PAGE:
How long would immunity from COVID-19 vaccines last?

How long would immunity from COVID-19 vaccines last

With the pandemic creating chaos everywhere, one of the ways to limit that chaos is through vaccines. It has been said to strengthen the immunity of people who have been given the shot. Yet with the pandemic taking a longer time, these vaccines may be rendered useless as time goes on. Therefore, vaccines may need to protect their host for longer than the pandemic.

How long would immunity from COVID-19 vaccines last?

Luckily, most of the vaccines have been approved for use as it boasts good efficacy rates and are capable of generating high immune responses against the SARS-COV-2 virus. The dilemma appears as the pandemic goes on and the vaccineโ€™s effects become to lower with newer variants being discovered. Lowering efficacy, and antibody count is also making them susceptible to breakthrough infections.

With all the odds stacked up against the vaccine, we have no clear information of how well protected we are, or how far we would be protected from coronavirus. What does it mean for the coronavirus vaccines we have?

Difference between natural and vaccine-driven immunity

There are mainly two ways of generating antibodies in order to protect oneself from the virus. The first is to be exposed to the virus and getting infected (in which the body naturally creates antibodies) or by vaccines, in which it mimics the infections and generates antibodies.

Both generates immunities and offers a similar degree of protection, however both also differs in timing. Natural immunity is said to last differently for any individual (up to 8 months, according to a research published in Science), while vaccine-driven immunity goes over and beyond and offers additional levels of protection. It is for this reason that people who have already fought the virus are advised to get vaccinated.

Despite the fact that vaccines offer added advantage to the immune system, it’s important to remember that it is still experimental in nature, so no one can say exactly how long vaccine-driven immunity may last. Having said that, different vaccines do tend to work differently, and hence, may offer different levels of protection and lasting immunity.

Does vaccine-driven immunity withstand mutations?

The newer variants of the virus are feared for their high infectivity and transmission rates. It is also believed that the mutations present in the virus allow it to surpass some of the immune defenses present in the body, thus lowering the efficacy and protection mounted by the vaccine.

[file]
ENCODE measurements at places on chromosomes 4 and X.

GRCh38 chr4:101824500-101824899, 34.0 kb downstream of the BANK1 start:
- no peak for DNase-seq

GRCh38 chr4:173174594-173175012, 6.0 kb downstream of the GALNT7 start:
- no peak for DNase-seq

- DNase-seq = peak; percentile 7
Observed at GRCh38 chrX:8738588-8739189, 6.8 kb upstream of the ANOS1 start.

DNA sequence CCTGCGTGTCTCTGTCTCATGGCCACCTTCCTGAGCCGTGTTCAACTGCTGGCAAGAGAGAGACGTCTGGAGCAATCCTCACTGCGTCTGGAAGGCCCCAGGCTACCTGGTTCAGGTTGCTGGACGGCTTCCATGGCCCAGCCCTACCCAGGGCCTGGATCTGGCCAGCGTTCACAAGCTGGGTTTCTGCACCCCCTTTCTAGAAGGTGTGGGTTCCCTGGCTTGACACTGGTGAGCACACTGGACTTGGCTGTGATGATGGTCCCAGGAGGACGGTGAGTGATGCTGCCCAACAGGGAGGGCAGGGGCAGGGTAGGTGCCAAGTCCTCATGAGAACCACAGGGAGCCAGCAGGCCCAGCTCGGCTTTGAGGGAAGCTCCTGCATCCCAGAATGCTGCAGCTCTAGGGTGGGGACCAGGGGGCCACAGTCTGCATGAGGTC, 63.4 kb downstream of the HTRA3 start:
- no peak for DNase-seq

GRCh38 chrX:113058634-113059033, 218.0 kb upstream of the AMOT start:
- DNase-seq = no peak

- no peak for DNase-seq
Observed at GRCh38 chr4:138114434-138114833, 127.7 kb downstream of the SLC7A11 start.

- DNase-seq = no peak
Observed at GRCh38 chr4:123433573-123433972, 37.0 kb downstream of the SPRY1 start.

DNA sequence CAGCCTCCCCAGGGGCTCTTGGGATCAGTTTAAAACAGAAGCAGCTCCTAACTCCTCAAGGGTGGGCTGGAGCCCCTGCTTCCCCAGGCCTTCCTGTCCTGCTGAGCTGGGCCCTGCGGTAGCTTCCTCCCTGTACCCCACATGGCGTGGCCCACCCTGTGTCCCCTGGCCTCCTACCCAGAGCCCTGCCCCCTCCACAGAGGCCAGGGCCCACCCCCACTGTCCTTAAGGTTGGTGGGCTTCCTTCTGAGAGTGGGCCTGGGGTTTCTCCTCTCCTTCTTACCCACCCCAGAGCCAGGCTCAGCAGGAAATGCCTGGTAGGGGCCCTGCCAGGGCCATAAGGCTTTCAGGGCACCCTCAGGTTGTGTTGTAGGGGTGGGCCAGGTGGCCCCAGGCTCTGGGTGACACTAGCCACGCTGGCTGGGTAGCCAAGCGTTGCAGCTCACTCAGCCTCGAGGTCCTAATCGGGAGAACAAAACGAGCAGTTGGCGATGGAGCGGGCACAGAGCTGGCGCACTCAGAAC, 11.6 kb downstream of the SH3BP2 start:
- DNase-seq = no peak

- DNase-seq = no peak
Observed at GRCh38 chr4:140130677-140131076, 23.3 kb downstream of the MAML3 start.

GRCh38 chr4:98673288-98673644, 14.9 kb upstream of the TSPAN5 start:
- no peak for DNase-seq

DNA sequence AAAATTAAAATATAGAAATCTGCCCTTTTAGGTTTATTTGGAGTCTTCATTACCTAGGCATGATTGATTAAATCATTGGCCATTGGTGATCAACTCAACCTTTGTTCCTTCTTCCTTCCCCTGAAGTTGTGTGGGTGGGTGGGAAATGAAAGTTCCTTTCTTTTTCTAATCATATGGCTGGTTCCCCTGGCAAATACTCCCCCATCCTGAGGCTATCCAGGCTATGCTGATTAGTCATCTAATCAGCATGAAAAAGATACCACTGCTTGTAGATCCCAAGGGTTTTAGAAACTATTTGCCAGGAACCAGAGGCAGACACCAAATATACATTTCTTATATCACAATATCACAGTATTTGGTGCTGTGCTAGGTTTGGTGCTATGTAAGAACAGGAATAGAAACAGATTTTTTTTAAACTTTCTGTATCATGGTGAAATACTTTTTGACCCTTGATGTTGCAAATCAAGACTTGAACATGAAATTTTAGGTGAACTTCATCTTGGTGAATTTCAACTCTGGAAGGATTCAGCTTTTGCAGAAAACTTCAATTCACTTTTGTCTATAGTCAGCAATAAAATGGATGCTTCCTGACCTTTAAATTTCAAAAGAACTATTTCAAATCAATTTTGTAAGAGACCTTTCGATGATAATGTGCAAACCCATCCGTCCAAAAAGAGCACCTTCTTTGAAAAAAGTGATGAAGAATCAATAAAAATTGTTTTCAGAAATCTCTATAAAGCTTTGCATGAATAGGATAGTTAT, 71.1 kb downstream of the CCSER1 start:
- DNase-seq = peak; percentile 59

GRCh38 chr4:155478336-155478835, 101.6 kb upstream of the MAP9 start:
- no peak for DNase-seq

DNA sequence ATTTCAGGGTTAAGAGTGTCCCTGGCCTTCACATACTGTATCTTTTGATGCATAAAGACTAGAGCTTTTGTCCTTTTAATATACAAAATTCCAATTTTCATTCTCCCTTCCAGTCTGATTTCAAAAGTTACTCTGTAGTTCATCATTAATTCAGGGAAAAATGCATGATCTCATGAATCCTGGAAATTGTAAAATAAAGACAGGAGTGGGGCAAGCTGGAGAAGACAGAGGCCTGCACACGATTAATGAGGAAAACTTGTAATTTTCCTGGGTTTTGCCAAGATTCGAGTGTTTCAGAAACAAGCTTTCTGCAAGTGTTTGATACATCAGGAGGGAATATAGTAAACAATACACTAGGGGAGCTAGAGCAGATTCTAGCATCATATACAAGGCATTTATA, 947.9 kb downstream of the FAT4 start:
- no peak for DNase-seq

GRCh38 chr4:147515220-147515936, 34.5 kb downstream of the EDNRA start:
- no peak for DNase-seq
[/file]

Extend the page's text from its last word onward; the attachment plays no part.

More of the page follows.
The Delta variant which has now been held responsible for the rapid surge in cases across the world, could be the scariest since it can reduce vaccine-driven immunity considerably. There has even been a rise for vaccinated people to catch the infections during the recent wave.

Other than the Delta variant, there is a high chance that more variants of the virus are to appear, creating an impact on our immunity generated even though we are vaccinated. Research is still underway to conclude the same.

Can vaccines give lifetime protection?

Currently, no vaccines could completely give 100% efficacy rate. Yet it has been observed that some vaccines may be more effective than others. mRNA vaccines, or messenger RNA technology vaccines, for instance have been found to offer a much higher degree of protection in comparison to other vaccines.

A recent study conducted on people who received mRNA vaccines, published in Nature found out that there are some vaccines, such as Pfizerโ€™s and Moderna which were the most likely to mount good immune responses that could last years on. Though more research is needed to conclude as such, this could be the first study which hints at lifetime protection granted by the vaccines.

Additionally, the study has also been able to establish that both the mRNA vaccine candidates offered high levels of protection after both doses. Volunteers in the focus group were tested for COVID-19 every week for 13 weeks. The results conclude that the dearth of positive tests and high antibody prevalence over the months proved that both the vaccines provided immunity which was long-lasting.

What about booster shots?

Though some vaccines have been proven to be well-effective and resistant, booster shots are currently being experimented on to prove if it does provide possibility of additional protection from the virus.

A study at Oxford University found that a potential third booster shot of the Oxford-Astrazeneca vaccine which is delivered 10 months after the initial shot could scale up the immune response in a much better way. Other than that, it provides lasting immunity unlike that is observed with a regular two-doses of vaccine shots.